Every member of Rose Hammer is the most important partner and interlocutor for every member of Rose Hammer, then of course the curators and staff of the osloBIENNALEN, some authors like Sven Lütticken who helped us reflect the sense of this enterprise, and ultimately the public - or the passer-by.


Where do you see current shifts in the evolution/transformation of the role of arts and cultural players, institutions, curators, art managers, artists and big events like art biennials? Where do you see risks and challenges and where do you see opportunities?

Here I will answer individually as Dora García and will say that two things have changed radically in big art events in the last years: one, the understanding that not all money is good money, and therefore, the need to decline certain contributions which are made to whitewash the image of shady financial partners - and in that sense, one could say (going back to agit prop mode) that no money is good money unless it is public money. The second thing that has radically changed in big art events and international art exhibitions is the imperative to abandon the colonialist perspective of "veni, vidi, vici" that has characterised biennials for so long (international artists and institutions that create international art – looking everywhere the same - with no return, or interest, for local communities), and instead choose longer durations and durable collaborations with the local scene (which is often more cosmopolitan than the international scene).


If you were able to change one or two things in the area of responsibility of arts and cultural institutions, curators, cultural producers, what things do you think would create the most value and benefit for all?

Again here I will answer individually as Dora García, as I cannot represent Rose Hammer here, and would say: abandon the market and the speculation, the percentages and the commissions, shift art production so that it is not any more a luxury product but a practice, non-competitive, non-exclusive, educational, free for all, at the service of all. For the many, not for the few. This is my own particular opinion: I also strongly believe this does not mean, as many think, a loss of quality. A poem is always made by an individual, but it is written for everyone.


What forms of artistic proposals and contaminations do you think are particularly representative of current transformations and challenges taking place in modern society?

I think it is clear that time-based arts, live action, is contaminating all the arts. This is both a consequence and a cause of the politicisation of art, which is a phenomenon I celebrate: I believe everything is political, and those who want to take the politics away, are driven by dark motives.


What is one cross-sector collaboration that you find successful, inspiring or interesting and why?

I believe I already answer that question above: real time, durational pieces, live action, sharing the same space-time than the spectator, the audience, speak directly to them as in theater and performance, share the same spaces of community and discourse.


‘Grini and The Futures of Norway, National Episodes No. 1’, performed by Rose Hammer for osloBIENNALEN. Photos: Niklas R Lello.

Which artistic proposals currently catch your attention and why?

Collective endeavours, political poetry, agitation of the audiences. We need to answer as a collective body to the abuse happening everywhere.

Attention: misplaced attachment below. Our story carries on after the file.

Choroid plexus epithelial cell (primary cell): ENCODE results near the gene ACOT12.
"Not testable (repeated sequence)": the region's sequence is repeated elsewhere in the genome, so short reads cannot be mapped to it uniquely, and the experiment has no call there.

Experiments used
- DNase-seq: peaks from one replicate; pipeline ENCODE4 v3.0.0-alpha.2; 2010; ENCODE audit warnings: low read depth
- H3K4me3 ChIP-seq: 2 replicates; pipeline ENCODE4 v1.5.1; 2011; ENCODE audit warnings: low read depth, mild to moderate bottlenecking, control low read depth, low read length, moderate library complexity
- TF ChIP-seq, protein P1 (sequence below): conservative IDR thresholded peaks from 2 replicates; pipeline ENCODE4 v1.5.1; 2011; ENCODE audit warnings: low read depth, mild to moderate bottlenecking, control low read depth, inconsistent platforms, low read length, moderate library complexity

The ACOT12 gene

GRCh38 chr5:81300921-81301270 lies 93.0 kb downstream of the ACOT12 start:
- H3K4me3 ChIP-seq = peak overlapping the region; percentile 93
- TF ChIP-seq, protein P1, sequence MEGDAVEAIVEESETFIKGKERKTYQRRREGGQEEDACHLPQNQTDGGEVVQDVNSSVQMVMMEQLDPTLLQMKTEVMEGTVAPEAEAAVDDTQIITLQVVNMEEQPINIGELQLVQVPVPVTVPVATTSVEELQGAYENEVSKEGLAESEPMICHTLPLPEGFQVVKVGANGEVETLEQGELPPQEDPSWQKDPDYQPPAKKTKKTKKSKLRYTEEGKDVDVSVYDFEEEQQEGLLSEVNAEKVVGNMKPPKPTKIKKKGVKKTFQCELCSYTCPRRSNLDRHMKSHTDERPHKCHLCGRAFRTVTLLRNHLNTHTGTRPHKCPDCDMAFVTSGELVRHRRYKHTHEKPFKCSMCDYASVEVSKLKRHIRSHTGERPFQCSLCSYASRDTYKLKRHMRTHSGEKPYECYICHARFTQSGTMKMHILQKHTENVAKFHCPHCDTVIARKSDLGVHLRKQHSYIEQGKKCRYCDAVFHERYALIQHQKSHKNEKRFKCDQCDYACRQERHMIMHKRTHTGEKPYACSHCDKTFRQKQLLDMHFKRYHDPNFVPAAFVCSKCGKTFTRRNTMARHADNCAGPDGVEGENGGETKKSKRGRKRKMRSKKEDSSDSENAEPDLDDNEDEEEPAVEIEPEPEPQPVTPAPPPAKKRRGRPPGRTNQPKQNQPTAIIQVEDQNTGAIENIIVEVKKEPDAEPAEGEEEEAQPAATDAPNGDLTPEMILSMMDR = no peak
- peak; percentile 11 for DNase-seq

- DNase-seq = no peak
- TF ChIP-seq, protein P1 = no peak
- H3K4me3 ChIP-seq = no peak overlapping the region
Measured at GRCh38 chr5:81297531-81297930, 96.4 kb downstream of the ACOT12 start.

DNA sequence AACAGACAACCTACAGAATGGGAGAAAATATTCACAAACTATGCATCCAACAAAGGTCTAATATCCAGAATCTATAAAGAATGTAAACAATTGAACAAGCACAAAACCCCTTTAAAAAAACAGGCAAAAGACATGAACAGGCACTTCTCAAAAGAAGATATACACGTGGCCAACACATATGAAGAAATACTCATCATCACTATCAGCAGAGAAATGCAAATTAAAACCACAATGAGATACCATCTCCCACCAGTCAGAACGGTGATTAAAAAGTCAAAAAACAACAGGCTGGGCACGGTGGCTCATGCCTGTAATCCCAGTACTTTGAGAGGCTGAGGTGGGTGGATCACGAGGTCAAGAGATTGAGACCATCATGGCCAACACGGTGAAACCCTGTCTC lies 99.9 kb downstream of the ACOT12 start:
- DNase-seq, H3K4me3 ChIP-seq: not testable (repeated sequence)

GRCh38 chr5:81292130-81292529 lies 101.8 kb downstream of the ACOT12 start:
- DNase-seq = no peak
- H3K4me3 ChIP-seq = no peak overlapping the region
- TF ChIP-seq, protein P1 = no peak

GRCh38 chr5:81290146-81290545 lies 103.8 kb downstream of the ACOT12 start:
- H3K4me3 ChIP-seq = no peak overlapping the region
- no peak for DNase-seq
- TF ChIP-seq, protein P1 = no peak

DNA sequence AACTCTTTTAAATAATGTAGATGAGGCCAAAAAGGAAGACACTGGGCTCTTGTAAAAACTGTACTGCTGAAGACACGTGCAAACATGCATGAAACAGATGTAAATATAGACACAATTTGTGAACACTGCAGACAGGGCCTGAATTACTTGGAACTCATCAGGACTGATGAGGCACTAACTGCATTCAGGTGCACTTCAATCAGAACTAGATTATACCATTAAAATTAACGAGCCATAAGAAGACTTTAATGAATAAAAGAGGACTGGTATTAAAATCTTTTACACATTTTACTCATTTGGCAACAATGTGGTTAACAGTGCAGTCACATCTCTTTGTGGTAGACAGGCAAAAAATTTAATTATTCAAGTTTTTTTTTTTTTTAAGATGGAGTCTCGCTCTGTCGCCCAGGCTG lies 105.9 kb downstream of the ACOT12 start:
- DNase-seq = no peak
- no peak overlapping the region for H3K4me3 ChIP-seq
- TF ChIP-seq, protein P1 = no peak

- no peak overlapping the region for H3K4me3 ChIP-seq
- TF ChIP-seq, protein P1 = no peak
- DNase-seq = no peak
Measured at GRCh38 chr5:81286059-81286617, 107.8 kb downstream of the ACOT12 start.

What I did not ask you that you think is important to mention?

Maybe it is important to mention that political engagement is not contrary to, but rather companion of, love, joy, beauty, and enjoyment.


Can you think of three or five keywords that express your impressions and feelings about the topics we just talked about?

Commons, poetry, real time, song.


‘Grini and The Futures of Norway, National Episodes No. 1’, performed by Rose Hammer for osloBIENNALEN. Photos: Niklas R Lello.

Rose Hammer, are, in no particular order: Kim Svensson, Emilie Birkeland, Élise Guerrier, Alma Braun, Mattias Hellberg, Niels Munk Plum, Arely Amaut Gomez Sanchez, Emil Andersson, Alessandro Marchi, Stacey de Voe, Nora Joung, Victoria Durnak, Sara Hermansson, Sahar Seyedian, Qi Tan, Ole-Petter Arneberg, Per-Oskar Leu and Dora García, and also includes the generous and gifted collaboration of graphic designer Alex Gifreu, scenographer Shiva Sherveh and theatre experts Samir Kandil and Jakob Tamm. We share an interest in: dialectical materialism, agit-prop theatre, classical theatre, Golden-era Hollywood productions, French film noir, turn-of-the-century literature, “Entartete Kunst”, histories of totalitarianism, Hannah Arendt, and Bertolt Brecht. Rose Hammer is the author of the work: a collective persona made of a variable group of individuals. The name “Rose Hammer” may, though not exclusively, refer to a) the hammer inscribed on Henrik Ibsen’s grave monument in Oslo b) the former emblem of the Norwegian labour movement c) the famous quote attributed to Brecht “Art is not a mirror held up to reality but a hammer with which to shape it.” d) the rose symbol which became popular among socialist and social democratic political parties in post-World War II Western Europe. So we are socialists, we are agit prop, we are Brechtians, we go for the dialectical, didactic, and collective turn. We go for formal experimentation meeting radicalism in thought.



Note: This interview was published on Rondò Pilot, issue no. 0.8, 2019.

Rondò Pilot 2019. All rights reserved. All images, texts and contents are property of their respective owners.